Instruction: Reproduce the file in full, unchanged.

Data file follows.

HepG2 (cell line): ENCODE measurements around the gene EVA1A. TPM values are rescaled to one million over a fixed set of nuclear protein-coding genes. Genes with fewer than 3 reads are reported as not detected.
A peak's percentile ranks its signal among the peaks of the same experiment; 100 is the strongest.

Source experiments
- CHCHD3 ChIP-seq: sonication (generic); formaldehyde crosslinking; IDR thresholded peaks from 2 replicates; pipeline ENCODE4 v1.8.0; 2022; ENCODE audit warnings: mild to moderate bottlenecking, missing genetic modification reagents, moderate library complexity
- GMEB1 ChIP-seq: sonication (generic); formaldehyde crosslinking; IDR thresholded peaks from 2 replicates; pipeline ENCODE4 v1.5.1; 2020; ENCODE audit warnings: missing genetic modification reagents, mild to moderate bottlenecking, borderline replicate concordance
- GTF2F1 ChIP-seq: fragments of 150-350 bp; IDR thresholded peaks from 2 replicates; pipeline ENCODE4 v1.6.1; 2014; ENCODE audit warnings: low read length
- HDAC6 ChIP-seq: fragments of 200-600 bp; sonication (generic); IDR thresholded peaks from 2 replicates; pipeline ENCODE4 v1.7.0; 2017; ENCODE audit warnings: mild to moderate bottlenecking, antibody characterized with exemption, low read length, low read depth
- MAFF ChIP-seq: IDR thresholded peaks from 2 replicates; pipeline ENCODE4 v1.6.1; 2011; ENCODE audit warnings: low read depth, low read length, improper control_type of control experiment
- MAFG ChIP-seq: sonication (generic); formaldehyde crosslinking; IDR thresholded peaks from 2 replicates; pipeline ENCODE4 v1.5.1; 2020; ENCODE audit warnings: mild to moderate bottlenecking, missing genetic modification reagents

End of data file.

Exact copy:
HepG2 (cell line): ENCODE measurements around the gene EVA1A. TPM values are rescaled to one million over a fixed set of nuclear protein-coding genes. Genes with fewer than 3 reads are reported as not detected.
A peak's percentile ranks its signal among the peaks of the same experiment; 100 is the strongest.

Source experiments
- CHCHD3 ChIP-seq: sonication (generic); formaldehyde crosslinking; IDR thresholded peaks from 2 replicates; pipeline ENCODE4 v1.8.0; 2022; ENCODE audit warnings: mild to moderate bottlenecking, missing genetic modification reagents, moderate library complexity
- GMEB1 ChIP-seq: sonication (generic); formaldehyde crosslinking; IDR thresholded peaks from 2 replicates; pipeline ENCODE4 v1.5.1; 2020; ENCODE audit warnings: missing genetic modification reagents, mild to moderate bottlenecking, borderline replicate concordance
- GTF2F1 ChIP-seq: fragments of 150-350 bp; IDR thresholded peaks from 2 replicates; pipeline ENCODE4 v1.6.1; 2014; ENCODE audit warnings: low read length
- HDAC6 ChIP-seq: fragments of 200-600 bp; sonication (generic); IDR thresholded peaks from 2 replicates; pipeline ENCODE4 v1.7.0; 2017; ENCODE audit warnings: mild to moderate bottlenecking, antibody characterized with exemption, low read length, low read depth
- MAFF ChIP-seq: IDR thresholded peaks from 2 replicates; pipeline ENCODE4 v1.6.1; 2011; ENCODE audit warnings: low read depth, low read length, improper control_type of control experiment
- MAFG ChIP-seq: sonication (generic); formaldehyde crosslinking; IDR thresholded peaks from 2 replicates; pipeline ENCODE4 v1.5.1; 2020; ENCODE audit warnings: mild to moderate bottlenecking, missing genetic modification reagents